The Tax Court felt that using a similar test for determining the residency of trusts and corporations promoted consistency, predictability and fairness — all fundamental principles underlying the Canadian tax regime. While acknowledging that there are significant differences between the nature of a trust and a corporation, the Tax Court noted that "From the point of view of determining tax residence, the characteristics are quite similar. The function of each is, at a basic level, the management of property." Moreover, the Tax Court was not satisfied that there were good reasons to establish different tests of residence for trusts versus corporations.

Having decided that the appropriate test for determining the residency of a trust was the central management and control test, the Tax Court turned to the facts of the case to try to identify where the key decisions pertaining to the trust had been made. Although there was no explicit evidence establishing the nature of the trustee's role, the Tax Court found that the trustee had played a limited role in the management and operation of the trusts based on a number of factors, including the following:

  1. The internal memoranda setting out the trustee's intention evidenced a role undertaken by the trustee that was more limited than contemplated in the trust indenture.
  2. Summersby's and Fundy's investment decisions appeared to be under the direction of Mr. Dunin and Mr. Garron, respectively, who had direct contact with and gave instructions to the trusts' investment advisors.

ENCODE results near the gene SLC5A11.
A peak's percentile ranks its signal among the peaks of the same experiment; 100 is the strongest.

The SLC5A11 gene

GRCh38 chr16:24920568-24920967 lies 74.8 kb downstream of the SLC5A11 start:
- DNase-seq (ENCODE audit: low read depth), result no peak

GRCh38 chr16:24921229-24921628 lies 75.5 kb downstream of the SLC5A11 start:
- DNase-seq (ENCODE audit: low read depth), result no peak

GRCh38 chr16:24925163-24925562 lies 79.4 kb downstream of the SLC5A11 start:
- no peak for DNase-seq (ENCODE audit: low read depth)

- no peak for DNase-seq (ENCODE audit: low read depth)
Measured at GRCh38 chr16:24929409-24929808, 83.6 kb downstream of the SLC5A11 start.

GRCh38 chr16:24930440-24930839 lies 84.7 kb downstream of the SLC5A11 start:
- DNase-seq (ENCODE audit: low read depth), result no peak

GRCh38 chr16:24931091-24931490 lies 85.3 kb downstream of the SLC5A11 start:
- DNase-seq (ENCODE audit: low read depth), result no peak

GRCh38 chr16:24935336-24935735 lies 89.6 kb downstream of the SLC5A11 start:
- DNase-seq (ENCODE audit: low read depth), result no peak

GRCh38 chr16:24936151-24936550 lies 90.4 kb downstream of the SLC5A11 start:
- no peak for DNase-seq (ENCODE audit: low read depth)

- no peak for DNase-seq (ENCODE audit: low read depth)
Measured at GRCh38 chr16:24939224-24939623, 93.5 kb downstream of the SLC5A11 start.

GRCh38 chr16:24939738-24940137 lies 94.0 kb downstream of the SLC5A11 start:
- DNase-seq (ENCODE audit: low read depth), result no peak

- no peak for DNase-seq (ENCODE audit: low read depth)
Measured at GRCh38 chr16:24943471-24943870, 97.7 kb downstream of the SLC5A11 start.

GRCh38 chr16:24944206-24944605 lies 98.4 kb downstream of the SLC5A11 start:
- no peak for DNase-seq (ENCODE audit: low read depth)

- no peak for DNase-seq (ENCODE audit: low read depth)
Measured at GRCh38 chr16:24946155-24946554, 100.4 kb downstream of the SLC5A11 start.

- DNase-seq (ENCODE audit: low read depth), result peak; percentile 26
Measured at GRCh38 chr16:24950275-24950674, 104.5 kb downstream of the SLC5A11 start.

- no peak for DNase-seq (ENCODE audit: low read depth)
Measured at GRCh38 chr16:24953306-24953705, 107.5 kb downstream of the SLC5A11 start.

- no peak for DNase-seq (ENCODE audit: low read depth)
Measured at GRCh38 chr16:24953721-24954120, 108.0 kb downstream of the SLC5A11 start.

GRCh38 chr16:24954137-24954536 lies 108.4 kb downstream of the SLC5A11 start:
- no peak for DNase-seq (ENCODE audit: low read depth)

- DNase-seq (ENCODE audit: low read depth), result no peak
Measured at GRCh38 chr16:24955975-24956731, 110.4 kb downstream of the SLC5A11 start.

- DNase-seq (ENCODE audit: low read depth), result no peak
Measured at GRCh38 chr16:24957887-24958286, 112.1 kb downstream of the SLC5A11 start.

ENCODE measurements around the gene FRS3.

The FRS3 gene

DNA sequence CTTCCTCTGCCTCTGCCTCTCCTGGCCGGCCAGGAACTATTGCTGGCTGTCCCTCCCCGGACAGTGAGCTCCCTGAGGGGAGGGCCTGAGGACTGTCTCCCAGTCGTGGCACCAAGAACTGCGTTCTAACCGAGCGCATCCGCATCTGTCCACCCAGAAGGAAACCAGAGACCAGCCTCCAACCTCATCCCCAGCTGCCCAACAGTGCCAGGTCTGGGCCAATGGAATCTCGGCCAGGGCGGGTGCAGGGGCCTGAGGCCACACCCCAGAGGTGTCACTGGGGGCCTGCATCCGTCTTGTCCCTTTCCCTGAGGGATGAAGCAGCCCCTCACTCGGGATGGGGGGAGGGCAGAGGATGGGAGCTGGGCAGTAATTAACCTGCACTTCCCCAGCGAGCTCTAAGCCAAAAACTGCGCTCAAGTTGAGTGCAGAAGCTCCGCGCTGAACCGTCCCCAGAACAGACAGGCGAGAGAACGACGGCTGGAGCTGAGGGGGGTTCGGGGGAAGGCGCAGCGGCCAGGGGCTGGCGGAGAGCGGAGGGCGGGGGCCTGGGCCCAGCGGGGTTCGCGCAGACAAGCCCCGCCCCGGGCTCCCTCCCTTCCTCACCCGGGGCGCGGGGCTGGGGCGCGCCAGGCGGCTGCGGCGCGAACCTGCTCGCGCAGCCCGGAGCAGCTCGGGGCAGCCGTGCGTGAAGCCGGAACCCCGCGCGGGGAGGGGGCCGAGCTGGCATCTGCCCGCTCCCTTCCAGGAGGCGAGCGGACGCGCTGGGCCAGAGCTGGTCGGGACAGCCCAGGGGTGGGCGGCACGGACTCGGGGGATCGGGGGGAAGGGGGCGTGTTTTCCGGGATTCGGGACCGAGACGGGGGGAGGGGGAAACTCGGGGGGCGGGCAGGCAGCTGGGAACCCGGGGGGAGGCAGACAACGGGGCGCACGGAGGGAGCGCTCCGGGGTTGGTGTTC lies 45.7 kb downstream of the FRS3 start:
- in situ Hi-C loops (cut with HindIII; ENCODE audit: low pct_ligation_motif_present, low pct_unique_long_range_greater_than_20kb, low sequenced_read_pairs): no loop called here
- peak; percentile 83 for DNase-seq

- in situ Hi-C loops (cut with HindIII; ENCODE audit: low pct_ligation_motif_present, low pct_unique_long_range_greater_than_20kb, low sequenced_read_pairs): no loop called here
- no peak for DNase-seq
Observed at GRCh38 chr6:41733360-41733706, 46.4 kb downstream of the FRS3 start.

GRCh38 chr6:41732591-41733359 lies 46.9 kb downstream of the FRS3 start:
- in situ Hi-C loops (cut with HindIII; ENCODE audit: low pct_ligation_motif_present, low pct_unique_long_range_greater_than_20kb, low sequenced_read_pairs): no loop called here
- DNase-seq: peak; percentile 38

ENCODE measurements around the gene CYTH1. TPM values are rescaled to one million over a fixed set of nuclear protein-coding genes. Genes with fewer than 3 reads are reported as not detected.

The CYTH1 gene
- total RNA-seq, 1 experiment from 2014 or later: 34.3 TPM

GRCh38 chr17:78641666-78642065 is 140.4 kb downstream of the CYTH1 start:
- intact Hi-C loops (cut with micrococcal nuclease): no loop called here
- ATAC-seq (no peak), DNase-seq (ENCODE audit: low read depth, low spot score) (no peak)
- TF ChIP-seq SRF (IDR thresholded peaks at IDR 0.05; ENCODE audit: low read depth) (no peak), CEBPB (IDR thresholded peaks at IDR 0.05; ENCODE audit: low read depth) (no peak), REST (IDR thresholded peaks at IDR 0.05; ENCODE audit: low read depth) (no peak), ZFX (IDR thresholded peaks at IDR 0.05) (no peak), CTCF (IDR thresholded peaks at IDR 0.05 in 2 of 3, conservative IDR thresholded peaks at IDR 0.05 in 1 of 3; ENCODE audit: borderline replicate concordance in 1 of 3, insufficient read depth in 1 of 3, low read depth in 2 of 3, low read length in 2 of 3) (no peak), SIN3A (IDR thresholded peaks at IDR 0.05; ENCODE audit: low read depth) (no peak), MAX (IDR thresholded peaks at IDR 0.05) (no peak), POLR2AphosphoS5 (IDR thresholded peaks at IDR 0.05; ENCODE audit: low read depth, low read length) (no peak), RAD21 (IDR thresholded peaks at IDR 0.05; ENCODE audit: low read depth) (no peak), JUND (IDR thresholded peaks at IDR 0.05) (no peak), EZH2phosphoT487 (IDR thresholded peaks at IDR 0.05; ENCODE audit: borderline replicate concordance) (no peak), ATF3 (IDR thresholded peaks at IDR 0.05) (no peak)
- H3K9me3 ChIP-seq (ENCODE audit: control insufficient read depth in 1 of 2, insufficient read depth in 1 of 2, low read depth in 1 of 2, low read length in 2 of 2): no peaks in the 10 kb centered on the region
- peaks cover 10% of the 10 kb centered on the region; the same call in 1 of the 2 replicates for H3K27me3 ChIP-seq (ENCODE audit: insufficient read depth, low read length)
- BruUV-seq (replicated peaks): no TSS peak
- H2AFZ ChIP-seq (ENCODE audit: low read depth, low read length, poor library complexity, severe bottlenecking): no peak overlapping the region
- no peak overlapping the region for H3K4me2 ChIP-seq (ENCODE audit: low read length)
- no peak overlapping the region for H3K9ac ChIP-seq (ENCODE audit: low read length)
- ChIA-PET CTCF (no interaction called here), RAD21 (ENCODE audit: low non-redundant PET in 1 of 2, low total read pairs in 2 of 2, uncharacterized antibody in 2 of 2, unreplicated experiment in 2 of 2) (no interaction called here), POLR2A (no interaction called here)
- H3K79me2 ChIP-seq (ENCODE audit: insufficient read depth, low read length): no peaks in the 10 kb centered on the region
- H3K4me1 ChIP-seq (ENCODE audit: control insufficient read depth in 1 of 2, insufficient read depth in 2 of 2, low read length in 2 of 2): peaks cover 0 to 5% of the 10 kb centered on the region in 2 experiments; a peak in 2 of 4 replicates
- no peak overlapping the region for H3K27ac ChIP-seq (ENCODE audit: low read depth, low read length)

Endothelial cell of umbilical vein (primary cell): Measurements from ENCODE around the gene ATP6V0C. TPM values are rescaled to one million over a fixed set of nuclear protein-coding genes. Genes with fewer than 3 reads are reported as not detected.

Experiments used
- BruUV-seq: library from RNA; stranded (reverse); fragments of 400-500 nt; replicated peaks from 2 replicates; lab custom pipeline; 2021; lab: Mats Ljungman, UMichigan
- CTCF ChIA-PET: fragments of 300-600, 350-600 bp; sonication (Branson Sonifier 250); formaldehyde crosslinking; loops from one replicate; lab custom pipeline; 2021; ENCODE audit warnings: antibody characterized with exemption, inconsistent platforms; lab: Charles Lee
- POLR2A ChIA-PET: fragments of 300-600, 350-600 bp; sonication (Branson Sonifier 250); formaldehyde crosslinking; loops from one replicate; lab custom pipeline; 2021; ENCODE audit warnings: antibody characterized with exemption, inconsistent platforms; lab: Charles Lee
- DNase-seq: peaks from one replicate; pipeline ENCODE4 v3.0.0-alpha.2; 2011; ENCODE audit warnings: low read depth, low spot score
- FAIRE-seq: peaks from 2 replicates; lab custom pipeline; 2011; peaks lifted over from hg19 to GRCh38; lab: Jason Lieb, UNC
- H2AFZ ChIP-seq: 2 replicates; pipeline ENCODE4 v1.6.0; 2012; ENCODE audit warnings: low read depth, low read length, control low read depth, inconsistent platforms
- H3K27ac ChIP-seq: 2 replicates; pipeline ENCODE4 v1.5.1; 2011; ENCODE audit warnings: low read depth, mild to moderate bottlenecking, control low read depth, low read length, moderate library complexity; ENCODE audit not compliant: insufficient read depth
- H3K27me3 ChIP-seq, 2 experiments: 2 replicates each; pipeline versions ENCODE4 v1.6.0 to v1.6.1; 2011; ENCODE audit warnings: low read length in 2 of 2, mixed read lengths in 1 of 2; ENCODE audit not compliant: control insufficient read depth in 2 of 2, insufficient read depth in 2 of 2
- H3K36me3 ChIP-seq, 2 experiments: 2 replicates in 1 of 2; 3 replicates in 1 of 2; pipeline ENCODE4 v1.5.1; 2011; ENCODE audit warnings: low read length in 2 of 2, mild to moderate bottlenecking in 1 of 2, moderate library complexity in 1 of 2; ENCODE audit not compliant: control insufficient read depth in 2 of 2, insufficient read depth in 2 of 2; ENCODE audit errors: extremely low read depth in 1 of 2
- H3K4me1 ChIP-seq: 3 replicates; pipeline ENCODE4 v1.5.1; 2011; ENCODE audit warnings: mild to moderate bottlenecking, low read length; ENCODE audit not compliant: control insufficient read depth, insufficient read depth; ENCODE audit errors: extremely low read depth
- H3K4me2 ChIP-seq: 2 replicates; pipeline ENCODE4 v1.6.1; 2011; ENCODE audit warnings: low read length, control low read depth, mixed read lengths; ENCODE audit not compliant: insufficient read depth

3. The trusts' tax advisors were under the direction, explicit or otherwise, of Mr. Dunin and Mr. Garron.
  4. Virtually no documentation was entered into evidence to demonstrate that the trustee had taken an active role in managing the trusts. Instead, the documentary evidence was consistent with the trustee having been only involved, for the most part, in the execution of agreements and in administrative, accounting and tax matters.
  5. At the relevant time, the trustee was the arm of an accounting firm that provided significant tax advice regarding the overall offshore structuring of the property held by the trusts. The Tax Court questioned whether the trustee had sufficient expertise in managing trust assets.
  6. The oral testimony did not provide a clear picture as to how the trusts were operated, and the Tax Court found that the oral testimony given was not inconsistent with the trustee having a limited role.
  7. The protector mechanism "effectively enforced" the subordination of the trustee because the trustee could be replaced by the protector of the trust and a majority of the beneficiaries could replace the protector.

Based on the evidence as a whole, the Tax Court found that Mr. Dunin and Mr. Garron had made the substantive decisions with respect to Summersby and Fundy — either directly or indirectly (through advisors in Canada) — such that the management and control of each trust resided in Canada. Accordingly, the trusts were resident in Canada for purposes of the Treaty and, therefore, not entitled to protection from Canadian income taxation on the gain arising on the disposition of shares under Article XIV(4) of the Treaty.